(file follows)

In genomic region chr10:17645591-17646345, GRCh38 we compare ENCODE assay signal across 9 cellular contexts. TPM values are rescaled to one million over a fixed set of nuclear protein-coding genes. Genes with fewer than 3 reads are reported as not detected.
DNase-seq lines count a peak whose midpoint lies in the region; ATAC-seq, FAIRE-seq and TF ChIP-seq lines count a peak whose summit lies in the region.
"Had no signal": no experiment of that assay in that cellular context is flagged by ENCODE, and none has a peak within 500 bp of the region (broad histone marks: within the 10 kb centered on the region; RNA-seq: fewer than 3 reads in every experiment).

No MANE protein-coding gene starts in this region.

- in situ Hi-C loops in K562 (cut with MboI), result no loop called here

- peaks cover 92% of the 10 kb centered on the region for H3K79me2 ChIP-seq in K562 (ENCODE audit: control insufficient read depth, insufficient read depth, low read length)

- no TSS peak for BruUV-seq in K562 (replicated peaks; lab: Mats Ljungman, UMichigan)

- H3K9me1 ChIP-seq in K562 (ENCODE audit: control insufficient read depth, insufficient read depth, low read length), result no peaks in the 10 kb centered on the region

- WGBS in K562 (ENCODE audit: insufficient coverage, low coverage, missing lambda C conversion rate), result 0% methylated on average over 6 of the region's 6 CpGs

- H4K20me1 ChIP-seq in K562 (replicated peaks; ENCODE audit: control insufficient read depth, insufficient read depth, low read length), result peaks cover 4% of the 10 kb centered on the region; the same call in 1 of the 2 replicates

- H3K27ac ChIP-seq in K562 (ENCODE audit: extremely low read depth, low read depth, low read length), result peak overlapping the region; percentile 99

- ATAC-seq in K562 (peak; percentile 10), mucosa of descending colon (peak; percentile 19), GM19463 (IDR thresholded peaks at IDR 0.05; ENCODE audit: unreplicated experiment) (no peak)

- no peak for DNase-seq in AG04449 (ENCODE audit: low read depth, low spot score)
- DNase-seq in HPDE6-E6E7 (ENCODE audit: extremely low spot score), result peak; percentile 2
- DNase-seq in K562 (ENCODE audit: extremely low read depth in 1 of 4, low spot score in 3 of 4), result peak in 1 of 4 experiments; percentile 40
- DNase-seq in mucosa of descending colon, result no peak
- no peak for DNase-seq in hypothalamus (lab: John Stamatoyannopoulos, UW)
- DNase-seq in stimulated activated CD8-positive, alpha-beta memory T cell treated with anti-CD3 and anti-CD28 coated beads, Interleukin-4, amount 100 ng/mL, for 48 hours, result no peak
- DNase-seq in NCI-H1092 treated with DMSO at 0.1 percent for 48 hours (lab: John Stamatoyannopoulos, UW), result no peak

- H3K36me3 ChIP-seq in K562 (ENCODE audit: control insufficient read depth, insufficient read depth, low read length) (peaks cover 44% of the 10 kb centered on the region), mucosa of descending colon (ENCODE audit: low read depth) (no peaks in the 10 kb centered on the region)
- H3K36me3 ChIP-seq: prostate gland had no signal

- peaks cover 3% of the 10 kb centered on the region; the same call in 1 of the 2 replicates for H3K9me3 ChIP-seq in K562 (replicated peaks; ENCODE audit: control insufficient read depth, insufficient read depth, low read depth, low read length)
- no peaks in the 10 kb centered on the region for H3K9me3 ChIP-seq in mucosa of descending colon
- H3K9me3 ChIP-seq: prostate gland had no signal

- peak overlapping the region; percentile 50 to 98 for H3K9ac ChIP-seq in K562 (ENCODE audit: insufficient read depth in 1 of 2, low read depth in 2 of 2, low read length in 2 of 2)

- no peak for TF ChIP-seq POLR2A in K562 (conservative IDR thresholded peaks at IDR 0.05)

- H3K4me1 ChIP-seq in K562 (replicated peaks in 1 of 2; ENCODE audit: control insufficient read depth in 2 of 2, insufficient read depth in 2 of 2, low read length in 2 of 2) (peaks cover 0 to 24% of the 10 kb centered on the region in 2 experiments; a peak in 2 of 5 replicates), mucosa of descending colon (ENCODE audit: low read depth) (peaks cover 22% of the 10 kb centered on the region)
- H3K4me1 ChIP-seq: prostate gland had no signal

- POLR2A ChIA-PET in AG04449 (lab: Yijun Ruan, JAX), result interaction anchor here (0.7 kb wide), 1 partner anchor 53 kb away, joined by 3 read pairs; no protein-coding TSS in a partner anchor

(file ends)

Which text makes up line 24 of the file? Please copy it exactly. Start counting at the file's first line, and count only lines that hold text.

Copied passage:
- H3K9me3 ChIP-seq: prostate gland had no signal